“A more positive alternative should always be presented,” he says. “You’re saying that this is possible rather than just shutting it down. You can’t just say there’s a problem without a solution. I’m a strong believer in activism, protest and fighting for what’s right, but sometimes fashion show protests can come across as quite aggressive. Shock factor works in some instances, but it’s also important to communicate and explain what you believe to be right and explain an alternative to the people in power.”
To reach those in power, fashion week protests have traditionally targeted on-schedule luxury brands. And for a long time, this was seen by many as an annoying disruption to the regular program. Members of the fashion industry turned their noses up at protesters daring to interrupt their glossy fashion shows. Now, however, fashion week protests are expected, if not always accepted. When Extinction Rebellion gatecrashed Dior’s SS21 show, Antoine Arnault, head of communications and image at LVMH, shrugged it off, telling WWD: “I think it was part of the show – it’s hard to tell these days” (he later went back on his comment, calling it “kind of a non-event”).
This exchange exemplifies how the marketisation of protest has diluted its meaning. Maria Grazia Chiuri often turns the runway into a site of protest, for instance. Just one season before the Extinction Rebellion protest, her Dior show featured blinking neon signs with slogans like: “CONSENT”, “Patriarchy = CO2”, “Patriarchy = Climate Emergency” and “We Are All Clitoridian Women”. When brands themselves approach protest in this way, it’s no wonder there’s confusion over whether a protest is part of the show or not.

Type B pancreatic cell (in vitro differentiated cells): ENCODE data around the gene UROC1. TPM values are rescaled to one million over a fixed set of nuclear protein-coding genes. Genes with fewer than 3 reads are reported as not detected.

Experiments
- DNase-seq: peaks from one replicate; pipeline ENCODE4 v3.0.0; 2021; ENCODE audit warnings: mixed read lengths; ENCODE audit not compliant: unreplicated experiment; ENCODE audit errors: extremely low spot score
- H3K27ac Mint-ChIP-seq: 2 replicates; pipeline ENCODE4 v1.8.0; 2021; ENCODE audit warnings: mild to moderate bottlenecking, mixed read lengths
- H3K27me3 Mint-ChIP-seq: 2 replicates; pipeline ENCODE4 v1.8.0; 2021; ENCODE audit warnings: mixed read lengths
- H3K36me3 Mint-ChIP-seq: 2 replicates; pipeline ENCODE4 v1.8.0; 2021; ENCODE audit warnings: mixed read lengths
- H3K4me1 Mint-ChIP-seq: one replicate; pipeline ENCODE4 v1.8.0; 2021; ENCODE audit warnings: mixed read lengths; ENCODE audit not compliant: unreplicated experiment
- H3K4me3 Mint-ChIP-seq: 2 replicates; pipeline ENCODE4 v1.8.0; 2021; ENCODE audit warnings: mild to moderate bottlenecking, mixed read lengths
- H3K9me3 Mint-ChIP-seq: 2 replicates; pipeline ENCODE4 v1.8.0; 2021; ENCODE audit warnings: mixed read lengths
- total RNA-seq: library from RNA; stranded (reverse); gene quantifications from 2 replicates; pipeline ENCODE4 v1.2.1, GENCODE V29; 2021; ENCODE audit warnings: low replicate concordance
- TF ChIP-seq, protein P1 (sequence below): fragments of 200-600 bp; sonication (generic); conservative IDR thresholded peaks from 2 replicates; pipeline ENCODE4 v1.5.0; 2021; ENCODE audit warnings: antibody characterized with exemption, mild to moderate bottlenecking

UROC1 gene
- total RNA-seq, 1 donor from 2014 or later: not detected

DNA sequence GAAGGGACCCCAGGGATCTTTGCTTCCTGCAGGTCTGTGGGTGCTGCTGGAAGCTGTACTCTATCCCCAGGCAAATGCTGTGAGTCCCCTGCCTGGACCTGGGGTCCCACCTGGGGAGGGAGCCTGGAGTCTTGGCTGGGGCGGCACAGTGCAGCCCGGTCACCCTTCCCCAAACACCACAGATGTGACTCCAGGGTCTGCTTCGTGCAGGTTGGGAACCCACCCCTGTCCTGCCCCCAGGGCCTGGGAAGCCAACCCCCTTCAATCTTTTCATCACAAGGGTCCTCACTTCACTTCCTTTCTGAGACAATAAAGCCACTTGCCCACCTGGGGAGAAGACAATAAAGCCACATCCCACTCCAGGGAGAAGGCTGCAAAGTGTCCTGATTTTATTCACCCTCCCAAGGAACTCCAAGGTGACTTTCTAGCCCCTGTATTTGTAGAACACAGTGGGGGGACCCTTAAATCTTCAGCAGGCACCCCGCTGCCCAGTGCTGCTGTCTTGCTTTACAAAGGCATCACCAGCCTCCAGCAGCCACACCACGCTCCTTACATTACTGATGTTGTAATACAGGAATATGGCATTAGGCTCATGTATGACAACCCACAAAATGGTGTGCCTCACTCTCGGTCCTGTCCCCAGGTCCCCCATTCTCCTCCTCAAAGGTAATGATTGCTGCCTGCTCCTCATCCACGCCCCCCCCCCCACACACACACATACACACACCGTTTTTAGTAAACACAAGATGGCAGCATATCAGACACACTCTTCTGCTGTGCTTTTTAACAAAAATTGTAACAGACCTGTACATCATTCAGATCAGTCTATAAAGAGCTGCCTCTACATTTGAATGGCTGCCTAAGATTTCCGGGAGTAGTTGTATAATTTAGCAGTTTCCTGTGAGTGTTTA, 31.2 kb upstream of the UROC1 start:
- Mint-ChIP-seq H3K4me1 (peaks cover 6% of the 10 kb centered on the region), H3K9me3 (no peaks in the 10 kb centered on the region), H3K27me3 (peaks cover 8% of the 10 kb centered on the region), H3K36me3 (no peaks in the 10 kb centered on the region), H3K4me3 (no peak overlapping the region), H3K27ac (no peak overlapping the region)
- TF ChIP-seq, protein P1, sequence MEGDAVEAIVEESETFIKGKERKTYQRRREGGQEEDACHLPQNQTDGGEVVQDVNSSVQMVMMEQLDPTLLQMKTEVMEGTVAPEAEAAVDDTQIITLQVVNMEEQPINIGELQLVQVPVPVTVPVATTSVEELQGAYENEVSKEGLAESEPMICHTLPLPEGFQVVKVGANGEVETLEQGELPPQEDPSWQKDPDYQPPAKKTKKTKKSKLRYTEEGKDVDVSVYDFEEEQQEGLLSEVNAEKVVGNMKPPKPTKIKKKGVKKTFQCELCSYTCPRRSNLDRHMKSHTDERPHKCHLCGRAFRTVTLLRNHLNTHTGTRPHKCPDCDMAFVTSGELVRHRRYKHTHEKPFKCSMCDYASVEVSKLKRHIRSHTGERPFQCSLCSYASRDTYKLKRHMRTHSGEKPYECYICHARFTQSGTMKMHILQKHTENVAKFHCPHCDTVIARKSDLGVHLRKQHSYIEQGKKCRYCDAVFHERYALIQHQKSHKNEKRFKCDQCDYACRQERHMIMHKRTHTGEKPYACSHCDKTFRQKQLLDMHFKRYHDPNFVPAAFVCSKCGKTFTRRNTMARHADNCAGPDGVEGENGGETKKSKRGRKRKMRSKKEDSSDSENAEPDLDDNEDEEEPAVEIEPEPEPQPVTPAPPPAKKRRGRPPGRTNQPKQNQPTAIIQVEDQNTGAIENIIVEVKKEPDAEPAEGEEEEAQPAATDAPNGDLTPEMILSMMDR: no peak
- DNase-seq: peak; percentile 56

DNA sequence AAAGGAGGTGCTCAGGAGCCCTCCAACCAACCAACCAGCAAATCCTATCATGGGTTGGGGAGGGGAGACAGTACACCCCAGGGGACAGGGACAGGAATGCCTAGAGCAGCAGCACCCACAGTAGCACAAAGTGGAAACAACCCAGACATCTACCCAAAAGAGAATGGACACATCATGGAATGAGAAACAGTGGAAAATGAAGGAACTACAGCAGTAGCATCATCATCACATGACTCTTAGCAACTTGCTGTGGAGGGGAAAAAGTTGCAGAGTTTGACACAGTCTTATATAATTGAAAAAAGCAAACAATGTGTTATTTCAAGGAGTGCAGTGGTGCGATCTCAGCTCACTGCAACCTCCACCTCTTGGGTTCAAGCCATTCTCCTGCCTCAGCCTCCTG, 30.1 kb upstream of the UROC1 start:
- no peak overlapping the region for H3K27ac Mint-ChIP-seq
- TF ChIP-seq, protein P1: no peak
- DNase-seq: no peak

“It’s become a blurry territory as far as I can see,” says co-founder and global creative director of activist platform Fashion Revolution, Orsola de Castro. “I think today, fashion show protests don’t necessarily create change. They have to be looked at for what they are, and that’s a spontaneous moment of engagement to say something and not a strategic plan.”
There has always been a performative aspect to runway crashing. But ultimately, fashion week protests are symbolic. They offer an opportunity for activists to raise awareness on a global stage. It grabs headlines even when the gatecrasher isn’t fighting for a specific cause. Chanel’s SS20 show was crashed by comedian Marie Benoliel, while Sacha Baron Cohen was arrested for crashing Ágatha Ruiz de la Prada’s SS09 show in Milan as his character Bruno. Why? For a laugh, basically.